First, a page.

NewburyportNews.com, Newburyport, MA

February 23, 2013

Feeder birds leave fond memories

Words on Birds
Steve Grinley

---- — I have spent the past couple of months preparing for, and executing, the move of our main store. We didn’t move far, we’re still at the Route 1 traffic circle and just two buildings south of our previous location, but it was a lot of work, and long hours.

As a result, I haven’t had much chance to go out birding. Previously, whenever I missed getting out into the field, I could at least see the birds coming to the feeders outside of our old location. Though the new store gives us much needed inside space, it lacks the visibility to any of the feeders that I enjoyed for 18 years in our original store.

There is space behind the new building to put feeders, and I am sure that my “regular” feeder visitors would find them. However, there would be no way to watch the feeders from inside the store and, after all, that is the point. There are two high windows at the back of the store, off of our storage area. I could, conceivably hang a couple of bird feeders in front of those, but it would not be in the main store area for easy viewing.

In the meantime, I have been stopping at the old store and filling the feeders that I left there temporarily, to help the birds through the inclement weather that is still upon us. I will miss seeing those birds, as there was some comfort in glancing out the window to see “my” goldfinches on the thistle, “my” downy woodpecker and nuthatch on the suet, and those wintering tree sparrows that brightened the darkest winter day.

I am not missing the Cooper’s hawk that was a regular visitor, even making an appearance on the day that we moved! As I saw the bird fly off that day (I didn’t see if it was carrying anything with it), I couldn’t help but wonder if he was now feeling like he had free reign over the feeders now that I wasn’t going to be there to watch over them!

As I think back over the 18 years that we were there, I also can recall all those special unexpected visitors that graced us with their presence. We had occasional visits from such birds as redpolls and pine siskins in the winter, but only one evening grosbeak ever stopped to partake of our sunflower. During warmer months, we had an occasional visit from indigo buntings, but we never saw a rose-breasted grosbeak at our feeders.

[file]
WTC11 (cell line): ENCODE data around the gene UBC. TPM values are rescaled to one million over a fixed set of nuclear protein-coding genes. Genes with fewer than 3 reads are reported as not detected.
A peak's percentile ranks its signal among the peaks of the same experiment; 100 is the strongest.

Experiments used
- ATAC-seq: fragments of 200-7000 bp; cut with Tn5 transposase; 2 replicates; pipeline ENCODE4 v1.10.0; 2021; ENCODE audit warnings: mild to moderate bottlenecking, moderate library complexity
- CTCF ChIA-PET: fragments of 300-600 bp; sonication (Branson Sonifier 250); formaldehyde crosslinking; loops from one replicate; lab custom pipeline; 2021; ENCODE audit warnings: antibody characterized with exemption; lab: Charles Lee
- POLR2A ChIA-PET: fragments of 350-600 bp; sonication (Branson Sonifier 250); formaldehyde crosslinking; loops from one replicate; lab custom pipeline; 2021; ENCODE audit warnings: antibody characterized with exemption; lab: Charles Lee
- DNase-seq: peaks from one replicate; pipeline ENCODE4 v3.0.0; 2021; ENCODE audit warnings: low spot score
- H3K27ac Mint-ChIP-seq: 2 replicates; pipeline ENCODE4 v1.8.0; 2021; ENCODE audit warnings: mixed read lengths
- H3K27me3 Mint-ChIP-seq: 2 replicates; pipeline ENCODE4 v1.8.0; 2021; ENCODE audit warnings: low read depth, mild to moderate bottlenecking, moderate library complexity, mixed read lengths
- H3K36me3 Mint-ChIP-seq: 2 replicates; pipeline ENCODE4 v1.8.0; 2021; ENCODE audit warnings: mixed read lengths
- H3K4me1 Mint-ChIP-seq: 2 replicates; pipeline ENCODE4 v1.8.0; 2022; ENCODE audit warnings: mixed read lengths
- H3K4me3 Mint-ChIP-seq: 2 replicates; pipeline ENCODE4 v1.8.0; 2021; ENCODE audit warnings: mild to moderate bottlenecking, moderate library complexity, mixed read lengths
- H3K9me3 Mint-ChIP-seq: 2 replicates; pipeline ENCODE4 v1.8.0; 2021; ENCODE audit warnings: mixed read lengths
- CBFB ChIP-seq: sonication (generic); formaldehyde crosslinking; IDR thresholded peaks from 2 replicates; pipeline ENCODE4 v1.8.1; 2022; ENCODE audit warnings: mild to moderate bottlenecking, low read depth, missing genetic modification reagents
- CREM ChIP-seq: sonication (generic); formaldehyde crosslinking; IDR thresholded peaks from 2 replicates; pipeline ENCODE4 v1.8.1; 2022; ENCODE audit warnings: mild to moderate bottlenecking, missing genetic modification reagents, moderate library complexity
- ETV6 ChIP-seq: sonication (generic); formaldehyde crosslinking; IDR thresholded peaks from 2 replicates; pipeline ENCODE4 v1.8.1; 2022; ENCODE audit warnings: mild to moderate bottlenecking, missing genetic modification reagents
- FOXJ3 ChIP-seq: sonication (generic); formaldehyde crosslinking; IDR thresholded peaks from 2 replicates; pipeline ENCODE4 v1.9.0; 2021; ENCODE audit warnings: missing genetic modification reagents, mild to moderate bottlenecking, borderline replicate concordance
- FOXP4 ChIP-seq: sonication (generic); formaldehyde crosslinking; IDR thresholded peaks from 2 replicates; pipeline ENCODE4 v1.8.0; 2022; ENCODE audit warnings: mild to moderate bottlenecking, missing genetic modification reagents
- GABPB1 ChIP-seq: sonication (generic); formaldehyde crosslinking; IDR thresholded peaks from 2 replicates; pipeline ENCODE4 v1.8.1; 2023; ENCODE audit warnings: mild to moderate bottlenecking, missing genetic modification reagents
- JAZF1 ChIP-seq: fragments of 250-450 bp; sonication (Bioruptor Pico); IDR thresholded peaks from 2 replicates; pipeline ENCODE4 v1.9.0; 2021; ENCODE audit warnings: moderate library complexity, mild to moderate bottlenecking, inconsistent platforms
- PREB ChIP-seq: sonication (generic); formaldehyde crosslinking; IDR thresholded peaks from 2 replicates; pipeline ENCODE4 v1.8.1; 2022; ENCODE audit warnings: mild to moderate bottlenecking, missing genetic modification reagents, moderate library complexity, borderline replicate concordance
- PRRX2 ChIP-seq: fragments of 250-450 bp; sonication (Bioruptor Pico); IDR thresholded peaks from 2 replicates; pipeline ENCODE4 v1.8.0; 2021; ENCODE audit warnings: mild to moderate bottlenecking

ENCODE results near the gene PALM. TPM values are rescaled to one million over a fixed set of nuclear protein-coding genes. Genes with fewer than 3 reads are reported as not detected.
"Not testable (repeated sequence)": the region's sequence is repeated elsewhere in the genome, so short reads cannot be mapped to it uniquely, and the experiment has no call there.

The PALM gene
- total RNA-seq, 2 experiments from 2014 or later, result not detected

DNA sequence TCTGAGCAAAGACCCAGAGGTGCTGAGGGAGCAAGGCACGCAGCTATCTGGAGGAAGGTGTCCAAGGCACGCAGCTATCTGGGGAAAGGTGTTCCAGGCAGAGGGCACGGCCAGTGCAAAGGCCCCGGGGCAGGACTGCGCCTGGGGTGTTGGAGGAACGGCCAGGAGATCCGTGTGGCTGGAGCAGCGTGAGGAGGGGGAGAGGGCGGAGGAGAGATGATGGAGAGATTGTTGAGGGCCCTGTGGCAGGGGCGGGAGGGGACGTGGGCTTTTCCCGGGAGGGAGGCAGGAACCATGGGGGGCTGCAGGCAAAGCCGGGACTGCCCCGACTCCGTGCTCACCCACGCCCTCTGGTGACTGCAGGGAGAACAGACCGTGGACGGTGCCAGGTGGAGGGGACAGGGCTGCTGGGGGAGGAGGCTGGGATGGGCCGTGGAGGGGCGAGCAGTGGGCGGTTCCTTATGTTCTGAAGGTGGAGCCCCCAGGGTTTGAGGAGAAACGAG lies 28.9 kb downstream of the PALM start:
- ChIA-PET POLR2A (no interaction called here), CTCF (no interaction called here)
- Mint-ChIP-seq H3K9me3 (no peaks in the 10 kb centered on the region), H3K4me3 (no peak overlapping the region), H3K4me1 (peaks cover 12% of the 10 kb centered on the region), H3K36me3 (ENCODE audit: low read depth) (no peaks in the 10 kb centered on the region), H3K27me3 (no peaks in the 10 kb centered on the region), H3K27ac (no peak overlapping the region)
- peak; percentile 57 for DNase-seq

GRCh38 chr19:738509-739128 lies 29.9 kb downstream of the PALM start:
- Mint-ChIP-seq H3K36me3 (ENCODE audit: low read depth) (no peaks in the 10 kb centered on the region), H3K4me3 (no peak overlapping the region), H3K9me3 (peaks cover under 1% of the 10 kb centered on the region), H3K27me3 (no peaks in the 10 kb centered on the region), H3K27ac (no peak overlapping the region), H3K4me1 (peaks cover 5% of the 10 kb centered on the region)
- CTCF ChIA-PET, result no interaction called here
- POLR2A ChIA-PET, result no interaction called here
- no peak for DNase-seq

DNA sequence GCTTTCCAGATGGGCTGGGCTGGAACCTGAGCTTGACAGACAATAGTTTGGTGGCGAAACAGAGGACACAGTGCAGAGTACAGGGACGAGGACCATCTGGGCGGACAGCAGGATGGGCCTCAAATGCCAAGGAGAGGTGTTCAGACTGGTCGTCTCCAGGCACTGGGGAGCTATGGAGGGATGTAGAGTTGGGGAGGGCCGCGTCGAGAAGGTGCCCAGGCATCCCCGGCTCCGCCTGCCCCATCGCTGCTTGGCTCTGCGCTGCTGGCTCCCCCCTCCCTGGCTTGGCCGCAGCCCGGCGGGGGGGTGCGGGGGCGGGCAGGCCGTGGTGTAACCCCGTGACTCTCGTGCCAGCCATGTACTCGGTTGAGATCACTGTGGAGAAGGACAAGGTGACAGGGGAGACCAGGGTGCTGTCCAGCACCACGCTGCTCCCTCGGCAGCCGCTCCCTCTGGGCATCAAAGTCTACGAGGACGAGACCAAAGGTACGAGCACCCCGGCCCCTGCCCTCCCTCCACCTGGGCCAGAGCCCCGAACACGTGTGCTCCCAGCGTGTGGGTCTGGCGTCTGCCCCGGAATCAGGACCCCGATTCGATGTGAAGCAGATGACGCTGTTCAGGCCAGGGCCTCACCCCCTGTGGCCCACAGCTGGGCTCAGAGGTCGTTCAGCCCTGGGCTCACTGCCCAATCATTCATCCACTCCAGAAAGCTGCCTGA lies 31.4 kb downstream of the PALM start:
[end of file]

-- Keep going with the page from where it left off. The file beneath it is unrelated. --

Downy and hairy woodpeckers were regulars, and we would have flickers in the trees out back, but never a red-bellied woodpecker which so many of my customers now have. We have had dickcissels five or six times over the years, and a clay-colored sparrow at least four times.

The more common fox sparrow only made an appearance three times in all those years. White-throated and white-crowned sparrows came through during migration, but we seldom saw a junco under our feeders! In the earlier years, ring-necked pheasants were regular visitors, at least until the railroad came back to Newburyport, separating us from Common Pasture and the Crane and Martin Burns Wildlife Management areas.

Turkeys only made an appearance once and that was fairly recently. I can also remember the day, it was my first day back from a vacation, when I heard a bobwhite calling from behind the store. At first I thought it was someone playing a trick on me, whistling like a bobwhite, until I went back there to take a look. I have seen many raptors flying over the store, mainly when I was carrying seed out for a customer. Red-tailed, broad-winged, and one rough-legged hawk, along with ospreys, turkey vultures and an occasional bald eagle.

Then there was the night I was called to the store at 3 a.m. by the fire department due to smoke in the chimney. As I was standing in the parking lot, talking with one of the firefighters, we both watched a mid-sized owl fly over the building. It was very pale underneath, very ghost-like in appearance. I was 90 percent sure that it was a barn owl.

I will always have affection for the tree swallows that brought nesting material to one of my display houses in front of the store. I mounted the house in the corner of the lot and the pair nested that year. Then there was the drama of watching a northern shrike take a house finch from one of my tray feeders and wrestle it to the ground as the other birds scolded the shrike’s actions. And the day of a David Sibley book signing when the Cooper’s hawk followed one of my female employees into the storage trailer. Actually it followed her head of hair to be more exact, and it realized the hair was attached to much larger prey in time to fly out without incident.

Our rarest feeder visitor came on a day that I glanced out the back window as I was turning on the lights to open the store. I saw the usual mourning doves under the feeders, but I did a double-take on one dove that was different. It was a bit larger, more plump, and had a blue ring around a red eye. It squared off tail and white-edged wing told me that it was a white-winged dove. It stayed only one day, but many birders came by to view this bird of the south and southwest.

Yes, thinking back on all these fond memories, I will miss those feeders and those birds. But we are busy enjoying our new space ... it’s funny how putting up a couple of feeders outside those windows just became a priority.